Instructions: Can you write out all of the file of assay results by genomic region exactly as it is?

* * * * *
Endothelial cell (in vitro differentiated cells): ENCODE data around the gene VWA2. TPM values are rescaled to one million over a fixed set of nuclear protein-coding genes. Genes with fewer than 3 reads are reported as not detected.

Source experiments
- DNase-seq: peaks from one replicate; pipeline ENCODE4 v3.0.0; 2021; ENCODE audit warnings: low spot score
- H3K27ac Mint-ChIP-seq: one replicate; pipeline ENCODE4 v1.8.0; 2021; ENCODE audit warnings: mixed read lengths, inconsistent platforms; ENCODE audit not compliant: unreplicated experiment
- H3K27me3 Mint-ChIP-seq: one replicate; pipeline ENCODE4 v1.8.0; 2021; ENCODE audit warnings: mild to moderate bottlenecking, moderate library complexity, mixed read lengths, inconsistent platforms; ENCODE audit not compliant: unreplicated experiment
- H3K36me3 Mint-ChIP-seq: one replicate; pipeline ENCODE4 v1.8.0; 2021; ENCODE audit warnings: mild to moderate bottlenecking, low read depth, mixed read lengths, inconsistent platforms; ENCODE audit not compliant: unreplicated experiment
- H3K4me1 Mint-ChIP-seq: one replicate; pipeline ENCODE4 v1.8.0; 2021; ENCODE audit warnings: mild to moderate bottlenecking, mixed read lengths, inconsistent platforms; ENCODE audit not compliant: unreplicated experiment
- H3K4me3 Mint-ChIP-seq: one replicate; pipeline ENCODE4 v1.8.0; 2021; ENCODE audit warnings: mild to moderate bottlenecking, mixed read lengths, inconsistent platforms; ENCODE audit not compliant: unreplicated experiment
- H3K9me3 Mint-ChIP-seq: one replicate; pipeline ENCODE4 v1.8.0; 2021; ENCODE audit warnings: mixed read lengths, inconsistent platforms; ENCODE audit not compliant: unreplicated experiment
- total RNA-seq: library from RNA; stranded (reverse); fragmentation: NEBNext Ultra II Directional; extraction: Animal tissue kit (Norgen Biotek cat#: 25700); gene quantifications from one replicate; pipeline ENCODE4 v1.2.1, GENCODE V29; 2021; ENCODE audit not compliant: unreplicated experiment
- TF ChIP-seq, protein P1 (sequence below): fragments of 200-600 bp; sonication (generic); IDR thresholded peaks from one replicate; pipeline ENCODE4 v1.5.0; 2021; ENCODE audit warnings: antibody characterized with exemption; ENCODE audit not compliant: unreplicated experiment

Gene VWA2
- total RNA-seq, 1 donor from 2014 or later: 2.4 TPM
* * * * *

Endothelial cell (in vitro differentiated cells): ENCODE data around the gene VWA2. TPM values are rescaled to one million over a fixed set of nuclear protein-coding genes. Genes with fewer than 3 reads are reported as not detected.

Source experiments
- DNase-seq: peaks from one replicate; pipeline ENCODE4 v3.0.0; 2021; ENCODE audit warnings: low spot score
- H3K27ac Mint-ChIP-seq: one replicate; pipeline ENCODE4 v1.8.0; 2021; ENCODE audit warnings: mixed read lengths, inconsistent platforms; ENCODE audit not compliant: unreplicated experiment
- H3K27me3 Mint-ChIP-seq: one replicate; pipeline ENCODE4 v1.8.0; 2021; ENCODE audit warnings: mild to moderate bottlenecking, moderate library complexity, mixed read lengths, inconsistent platforms; ENCODE audit not compliant: unreplicated experiment
- H3K36me3 Mint-ChIP-seq: one replicate; pipeline ENCODE4 v1.8.0; 2021; ENCODE audit warnings: mild to moderate bottlenecking, low read depth, mixed read lengths, inconsistent platforms; ENCODE audit not compliant: unreplicated experiment
- H3K4me1 Mint-ChIP-seq: one replicate; pipeline ENCODE4 v1.8.0; 2021; ENCODE audit warnings: mild to moderate bottlenecking, mixed read lengths, inconsistent platforms; ENCODE audit not compliant: unreplicated experiment
- H3K4me3 Mint-ChIP-seq: one replicate; pipeline ENCODE4 v1.8.0; 2021; ENCODE audit warnings: mild to moderate bottlenecking, mixed read lengths, inconsistent platforms; ENCODE audit not compliant: unreplicated experiment
- H3K9me3 Mint-ChIP-seq: one replicate; pipeline ENCODE4 v1.8.0; 2021; ENCODE audit warnings: mixed read lengths, inconsistent platforms; ENCODE audit not compliant: unreplicated experiment
- total RNA-seq: library from RNA; stranded (reverse); fragmentation: NEBNext Ultra II Directional; extraction: Animal tissue kit (Norgen Biotek cat#: 25700); gene quantifications from one replicate; pipeline ENCODE4 v1.2.1, GENCODE V29; 2021; ENCODE audit not compliant: unreplicated experiment
- TF ChIP-seq, protein P1 (sequence below): fragments of 200-600 bp; sonication (generic); IDR thresholded peaks from one replicate; pipeline ENCODE4 v1.5.0; 2021; ENCODE audit warnings: antibody characterized with exemption; ENCODE audit not compliant: unreplicated experiment

Gene VWA2
- total RNA-seq, 1 donor from 2014 or later: 2.4 TPM